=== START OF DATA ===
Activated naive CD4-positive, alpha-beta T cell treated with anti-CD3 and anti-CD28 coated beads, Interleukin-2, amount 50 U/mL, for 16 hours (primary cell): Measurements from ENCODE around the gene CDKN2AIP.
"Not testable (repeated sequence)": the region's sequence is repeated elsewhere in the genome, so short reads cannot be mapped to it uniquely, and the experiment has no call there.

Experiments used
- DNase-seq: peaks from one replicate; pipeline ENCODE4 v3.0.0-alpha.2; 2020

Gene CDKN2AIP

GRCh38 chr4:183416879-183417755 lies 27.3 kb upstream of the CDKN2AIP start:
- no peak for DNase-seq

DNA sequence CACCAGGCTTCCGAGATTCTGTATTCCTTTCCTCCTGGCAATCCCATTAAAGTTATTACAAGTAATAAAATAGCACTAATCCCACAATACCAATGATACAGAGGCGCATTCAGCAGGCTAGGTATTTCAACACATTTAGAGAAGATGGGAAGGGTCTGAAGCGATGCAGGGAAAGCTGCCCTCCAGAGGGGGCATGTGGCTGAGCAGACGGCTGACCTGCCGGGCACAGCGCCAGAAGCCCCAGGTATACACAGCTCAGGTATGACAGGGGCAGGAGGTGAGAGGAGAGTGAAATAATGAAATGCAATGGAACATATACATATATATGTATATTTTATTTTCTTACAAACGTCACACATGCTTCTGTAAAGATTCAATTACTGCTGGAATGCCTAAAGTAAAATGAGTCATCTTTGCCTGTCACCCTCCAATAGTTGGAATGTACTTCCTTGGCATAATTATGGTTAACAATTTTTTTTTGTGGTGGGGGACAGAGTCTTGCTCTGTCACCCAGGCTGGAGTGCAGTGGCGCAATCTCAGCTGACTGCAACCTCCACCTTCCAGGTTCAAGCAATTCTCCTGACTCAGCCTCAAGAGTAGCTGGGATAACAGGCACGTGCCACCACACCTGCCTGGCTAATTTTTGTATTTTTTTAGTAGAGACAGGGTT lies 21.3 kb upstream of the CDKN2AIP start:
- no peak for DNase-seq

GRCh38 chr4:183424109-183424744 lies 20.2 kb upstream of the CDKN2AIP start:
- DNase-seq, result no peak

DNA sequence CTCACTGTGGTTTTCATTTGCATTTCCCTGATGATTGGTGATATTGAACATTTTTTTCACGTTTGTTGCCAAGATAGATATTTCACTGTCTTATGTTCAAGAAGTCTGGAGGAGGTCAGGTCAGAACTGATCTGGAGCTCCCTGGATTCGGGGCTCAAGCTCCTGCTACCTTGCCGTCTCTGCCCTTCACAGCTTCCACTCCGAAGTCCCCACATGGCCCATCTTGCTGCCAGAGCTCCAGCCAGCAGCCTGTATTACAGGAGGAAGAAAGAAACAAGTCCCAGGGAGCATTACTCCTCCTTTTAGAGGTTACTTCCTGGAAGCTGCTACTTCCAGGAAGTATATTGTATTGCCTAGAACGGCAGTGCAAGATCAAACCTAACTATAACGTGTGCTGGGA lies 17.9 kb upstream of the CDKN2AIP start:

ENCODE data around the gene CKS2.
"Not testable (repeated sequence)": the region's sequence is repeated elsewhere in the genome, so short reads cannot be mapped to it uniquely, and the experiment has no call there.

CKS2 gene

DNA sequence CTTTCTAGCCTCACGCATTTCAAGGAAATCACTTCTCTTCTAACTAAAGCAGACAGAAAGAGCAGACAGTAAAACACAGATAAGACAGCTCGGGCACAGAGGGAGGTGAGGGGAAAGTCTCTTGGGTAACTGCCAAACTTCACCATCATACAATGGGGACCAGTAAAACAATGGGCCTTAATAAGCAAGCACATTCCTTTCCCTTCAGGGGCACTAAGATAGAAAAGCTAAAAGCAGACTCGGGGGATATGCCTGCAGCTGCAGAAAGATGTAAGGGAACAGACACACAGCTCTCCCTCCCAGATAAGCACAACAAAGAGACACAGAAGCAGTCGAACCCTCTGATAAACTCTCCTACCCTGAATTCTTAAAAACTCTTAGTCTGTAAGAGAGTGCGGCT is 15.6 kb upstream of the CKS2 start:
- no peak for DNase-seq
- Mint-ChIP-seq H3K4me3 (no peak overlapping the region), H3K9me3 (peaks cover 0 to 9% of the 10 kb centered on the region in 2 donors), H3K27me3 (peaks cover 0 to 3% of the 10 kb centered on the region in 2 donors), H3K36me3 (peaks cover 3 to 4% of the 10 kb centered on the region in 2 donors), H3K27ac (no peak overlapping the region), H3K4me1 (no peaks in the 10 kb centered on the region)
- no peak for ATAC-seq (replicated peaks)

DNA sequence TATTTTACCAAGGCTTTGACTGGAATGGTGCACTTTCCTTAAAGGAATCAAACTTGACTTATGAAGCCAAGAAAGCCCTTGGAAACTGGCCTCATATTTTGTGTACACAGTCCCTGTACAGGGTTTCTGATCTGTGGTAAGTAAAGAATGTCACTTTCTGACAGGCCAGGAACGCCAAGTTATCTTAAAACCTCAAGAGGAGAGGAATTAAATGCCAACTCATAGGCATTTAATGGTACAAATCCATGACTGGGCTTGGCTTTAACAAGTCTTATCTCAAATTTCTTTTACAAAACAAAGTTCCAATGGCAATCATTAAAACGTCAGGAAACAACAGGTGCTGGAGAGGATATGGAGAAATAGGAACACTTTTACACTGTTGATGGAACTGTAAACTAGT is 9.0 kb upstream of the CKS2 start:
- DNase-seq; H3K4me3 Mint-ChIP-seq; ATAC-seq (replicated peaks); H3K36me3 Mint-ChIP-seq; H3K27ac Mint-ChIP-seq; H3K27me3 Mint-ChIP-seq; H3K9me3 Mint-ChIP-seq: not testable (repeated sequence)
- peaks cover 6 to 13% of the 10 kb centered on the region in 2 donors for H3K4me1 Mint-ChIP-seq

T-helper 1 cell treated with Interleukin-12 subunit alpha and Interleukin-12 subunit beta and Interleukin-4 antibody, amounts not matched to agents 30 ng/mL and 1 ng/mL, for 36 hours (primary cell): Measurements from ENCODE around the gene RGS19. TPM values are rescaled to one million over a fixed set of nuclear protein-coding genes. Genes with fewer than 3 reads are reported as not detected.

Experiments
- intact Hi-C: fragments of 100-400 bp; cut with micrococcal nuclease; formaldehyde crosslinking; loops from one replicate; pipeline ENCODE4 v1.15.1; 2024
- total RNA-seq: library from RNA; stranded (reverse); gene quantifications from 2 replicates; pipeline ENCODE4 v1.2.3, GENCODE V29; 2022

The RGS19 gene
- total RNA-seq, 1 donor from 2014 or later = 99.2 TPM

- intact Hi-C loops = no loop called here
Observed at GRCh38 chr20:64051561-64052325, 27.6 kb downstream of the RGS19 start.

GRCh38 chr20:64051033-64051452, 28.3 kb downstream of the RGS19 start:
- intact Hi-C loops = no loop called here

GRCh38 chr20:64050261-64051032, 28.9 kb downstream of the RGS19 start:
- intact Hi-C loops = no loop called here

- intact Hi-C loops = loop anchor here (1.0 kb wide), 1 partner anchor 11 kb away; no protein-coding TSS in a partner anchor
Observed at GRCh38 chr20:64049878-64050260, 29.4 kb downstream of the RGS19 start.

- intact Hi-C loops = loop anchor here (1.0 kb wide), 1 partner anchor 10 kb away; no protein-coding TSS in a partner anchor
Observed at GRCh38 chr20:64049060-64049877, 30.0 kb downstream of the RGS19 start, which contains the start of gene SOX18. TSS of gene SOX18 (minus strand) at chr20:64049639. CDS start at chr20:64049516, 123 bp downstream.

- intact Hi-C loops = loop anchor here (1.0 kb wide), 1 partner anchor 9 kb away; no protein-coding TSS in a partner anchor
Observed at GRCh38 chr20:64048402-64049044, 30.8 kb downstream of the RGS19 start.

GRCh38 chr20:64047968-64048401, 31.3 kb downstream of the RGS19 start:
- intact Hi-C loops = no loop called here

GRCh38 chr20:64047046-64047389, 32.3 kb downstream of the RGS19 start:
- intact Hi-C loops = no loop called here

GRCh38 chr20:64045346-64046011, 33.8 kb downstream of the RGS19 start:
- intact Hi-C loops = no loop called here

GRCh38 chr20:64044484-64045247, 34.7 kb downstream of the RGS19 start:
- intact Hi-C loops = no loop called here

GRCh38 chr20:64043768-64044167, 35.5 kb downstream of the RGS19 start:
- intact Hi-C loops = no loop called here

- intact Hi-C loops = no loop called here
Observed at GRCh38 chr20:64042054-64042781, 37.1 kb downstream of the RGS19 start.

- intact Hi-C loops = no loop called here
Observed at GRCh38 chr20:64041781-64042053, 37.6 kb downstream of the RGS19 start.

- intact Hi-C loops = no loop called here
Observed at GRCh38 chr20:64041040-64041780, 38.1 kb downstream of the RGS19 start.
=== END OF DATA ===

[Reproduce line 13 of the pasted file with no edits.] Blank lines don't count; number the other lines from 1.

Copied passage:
ENCODE data around the gene CKS2.